Mini-Reshuffle Madness: Creagh to International Development

My local MP, Mary Creagh, was moved from her post as shadow transport secretary last night to take up the role of shadow international development. To be honest, I was astounded then more than a little irritated.

Most of the time my views don’t exactly correlate with Creagh’s. I’ve discussed that on this blog before so I won’t go into detail but one thing I will say is that, aside from perhaps Andy Burnham, Creagh is one of the hardest working and most knowledgeable members of the shadow cabinet. She fully immerses herself in her portfolio and, while I sometimes regret the fact that since she’s a part of the inner circle she won’t utter a word of dissent, I respect her hard work and dedication.

When she knocked on my door a year or so ago it was just after Miliband’s energy price freeze promise and she was shadow environment secretary. While I didn’t agree with the policy, her championing of it, both on the doorstep and through other mediums, was high profile and involved. Then, in a move I found bizarre at the time because she was working hard with that announcement, she was shifted to the transport role.

In the last year she’s made it her own. I read a very interesting interview last week (no links since I have the memory of a goldfish) where her enthusiasm for her job shone through and she’s just launched an initiative on buses. In fact, yesterday she was hosting a ‘bus summit’ at Westminster. Then…suddenly she’s been shifted again.

Of course, this is how modern politics works but I can’t help but feel it’s counter-productive. I’ve got no doubt that she’ll throw herself into her new role as enthusiastically as she has the others but, given all her talk of how transport links could prove pivotal in some seats, it seems stupid to move somebody obviously so immersed in her brief a few months before an election.

I suppose there could be a couple of ‘reasons’ alongside the actual necessity for a mini-reshuffle to free Jim Murphy up for his Scottish adventure. It could be that Miliband’s concerned about Creagh’s meagre majority collapsing at the next election and thinks transport is too important to be sucked into that. Well, as a Wakefield resident, I believe that Creagh will be re-elected on an increased majority because of the split in the vote caused by UKIP standing against the dedicated Eurosceptic Tory. They didn’t stand in 2010 and he was only a few thousand votes away from taking the seat. I can see it being messy this time. Equally, I think Miliband needs to worry more about his own seat and that of his shadow chancellor. The other possibility is that Miliband sees Creagh as a threat – don’t discount that one. Finally, it could just be that Miliband’s incompetent. Place your bets, folks. Place your bets.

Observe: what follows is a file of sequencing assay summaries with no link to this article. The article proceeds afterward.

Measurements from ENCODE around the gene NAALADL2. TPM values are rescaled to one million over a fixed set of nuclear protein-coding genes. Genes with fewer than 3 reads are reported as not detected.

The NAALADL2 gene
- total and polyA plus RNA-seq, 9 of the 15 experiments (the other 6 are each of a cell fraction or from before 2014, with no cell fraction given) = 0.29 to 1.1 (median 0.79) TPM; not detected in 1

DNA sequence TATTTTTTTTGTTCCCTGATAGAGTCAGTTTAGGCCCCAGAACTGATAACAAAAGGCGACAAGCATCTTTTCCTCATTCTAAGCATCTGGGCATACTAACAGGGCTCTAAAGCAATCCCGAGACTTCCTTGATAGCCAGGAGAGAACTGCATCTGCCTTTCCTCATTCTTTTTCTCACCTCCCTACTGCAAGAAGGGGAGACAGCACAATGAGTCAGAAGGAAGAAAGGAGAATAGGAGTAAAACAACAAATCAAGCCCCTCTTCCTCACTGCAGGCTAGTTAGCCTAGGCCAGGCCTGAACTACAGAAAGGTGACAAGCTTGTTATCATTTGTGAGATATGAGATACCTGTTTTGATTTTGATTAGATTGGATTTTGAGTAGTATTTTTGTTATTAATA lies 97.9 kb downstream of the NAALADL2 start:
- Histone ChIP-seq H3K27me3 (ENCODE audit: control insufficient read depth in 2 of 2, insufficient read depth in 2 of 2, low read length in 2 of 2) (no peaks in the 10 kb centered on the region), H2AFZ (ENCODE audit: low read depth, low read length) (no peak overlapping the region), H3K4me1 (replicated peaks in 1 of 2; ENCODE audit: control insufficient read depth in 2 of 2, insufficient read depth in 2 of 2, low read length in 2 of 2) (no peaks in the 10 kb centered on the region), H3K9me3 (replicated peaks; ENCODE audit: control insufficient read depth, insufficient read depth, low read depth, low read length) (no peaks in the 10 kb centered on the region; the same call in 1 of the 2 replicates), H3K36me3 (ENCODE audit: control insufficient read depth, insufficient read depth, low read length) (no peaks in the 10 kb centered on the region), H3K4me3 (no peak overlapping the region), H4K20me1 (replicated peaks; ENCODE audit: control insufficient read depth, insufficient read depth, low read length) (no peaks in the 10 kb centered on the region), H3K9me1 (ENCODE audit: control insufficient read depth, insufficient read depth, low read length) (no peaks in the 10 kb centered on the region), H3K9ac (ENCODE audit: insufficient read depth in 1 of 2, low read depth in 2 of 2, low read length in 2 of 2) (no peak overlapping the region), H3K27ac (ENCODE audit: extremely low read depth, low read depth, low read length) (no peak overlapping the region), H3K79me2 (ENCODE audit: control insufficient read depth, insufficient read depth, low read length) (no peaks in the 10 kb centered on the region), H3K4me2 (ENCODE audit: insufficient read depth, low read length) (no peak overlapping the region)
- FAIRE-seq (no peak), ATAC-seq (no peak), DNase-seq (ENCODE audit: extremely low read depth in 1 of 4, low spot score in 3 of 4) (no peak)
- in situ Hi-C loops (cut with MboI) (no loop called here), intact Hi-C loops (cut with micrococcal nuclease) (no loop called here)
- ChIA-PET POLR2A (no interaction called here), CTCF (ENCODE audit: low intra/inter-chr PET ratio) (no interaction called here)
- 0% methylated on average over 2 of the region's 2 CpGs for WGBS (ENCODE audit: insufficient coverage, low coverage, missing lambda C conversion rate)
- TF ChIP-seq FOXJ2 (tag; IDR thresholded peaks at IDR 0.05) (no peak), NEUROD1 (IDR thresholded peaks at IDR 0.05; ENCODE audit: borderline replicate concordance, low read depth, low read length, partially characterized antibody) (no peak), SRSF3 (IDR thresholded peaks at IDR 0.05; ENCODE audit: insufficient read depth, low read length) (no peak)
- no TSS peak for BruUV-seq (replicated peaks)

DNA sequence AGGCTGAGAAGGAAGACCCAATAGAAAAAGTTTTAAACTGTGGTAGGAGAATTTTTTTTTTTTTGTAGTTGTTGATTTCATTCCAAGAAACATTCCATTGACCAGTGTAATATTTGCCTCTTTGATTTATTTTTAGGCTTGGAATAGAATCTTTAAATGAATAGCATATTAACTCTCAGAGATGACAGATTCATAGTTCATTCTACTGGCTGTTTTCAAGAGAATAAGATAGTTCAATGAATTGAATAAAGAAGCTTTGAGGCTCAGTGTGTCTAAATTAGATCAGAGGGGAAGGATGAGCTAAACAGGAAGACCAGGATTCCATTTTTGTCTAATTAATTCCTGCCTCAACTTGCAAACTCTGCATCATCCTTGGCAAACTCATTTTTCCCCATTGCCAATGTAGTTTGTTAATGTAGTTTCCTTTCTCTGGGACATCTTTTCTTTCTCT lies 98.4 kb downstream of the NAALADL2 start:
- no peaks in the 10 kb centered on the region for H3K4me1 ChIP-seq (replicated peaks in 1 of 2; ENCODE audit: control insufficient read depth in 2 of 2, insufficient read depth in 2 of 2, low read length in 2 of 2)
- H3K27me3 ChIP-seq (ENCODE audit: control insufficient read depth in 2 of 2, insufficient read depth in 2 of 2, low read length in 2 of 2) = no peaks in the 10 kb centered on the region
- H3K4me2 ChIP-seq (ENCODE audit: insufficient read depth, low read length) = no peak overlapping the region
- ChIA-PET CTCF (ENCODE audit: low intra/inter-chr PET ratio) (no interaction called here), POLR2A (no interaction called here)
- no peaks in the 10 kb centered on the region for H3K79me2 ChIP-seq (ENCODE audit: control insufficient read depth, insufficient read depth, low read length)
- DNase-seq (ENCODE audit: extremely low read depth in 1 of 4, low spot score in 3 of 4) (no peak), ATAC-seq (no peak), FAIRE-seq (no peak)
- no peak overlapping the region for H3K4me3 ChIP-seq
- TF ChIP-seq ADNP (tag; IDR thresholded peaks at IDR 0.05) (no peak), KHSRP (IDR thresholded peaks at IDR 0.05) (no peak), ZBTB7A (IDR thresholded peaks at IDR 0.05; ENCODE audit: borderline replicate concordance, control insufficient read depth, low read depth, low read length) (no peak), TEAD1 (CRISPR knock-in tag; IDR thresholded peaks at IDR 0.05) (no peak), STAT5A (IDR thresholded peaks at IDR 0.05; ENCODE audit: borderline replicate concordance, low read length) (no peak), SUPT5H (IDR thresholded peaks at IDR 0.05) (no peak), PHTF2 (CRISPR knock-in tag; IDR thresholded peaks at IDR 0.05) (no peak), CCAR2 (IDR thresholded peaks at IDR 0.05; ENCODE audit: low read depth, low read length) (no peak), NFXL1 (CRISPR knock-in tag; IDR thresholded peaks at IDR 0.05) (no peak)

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Musings on Elected Mayors for ‘Northern Powerhouses’

Ever get the feeling politicians aren’t listening? Sorry, sorry, stupid question. This post could last forever if I go into detail on every single thing. My main criticism today is this plan for an elected mayor of Greater Manchester which emerged yesterday.

Two years ago, Manchester and many other cities around the country (Wakefield included) said no to an elected mayor in referendums. Only Bristol wanted one and I’m not sure how that’s worked out for them. Nevertheless, yesterday George Osborne announced that Greater Manchester would have an elected mayor, probably from 2017 onwards. Admittedly, it’s a slightly different proposal than the one previously offered but it’s still an elected mayor and the people of the Manchester area seem to be getting no choice in the matter.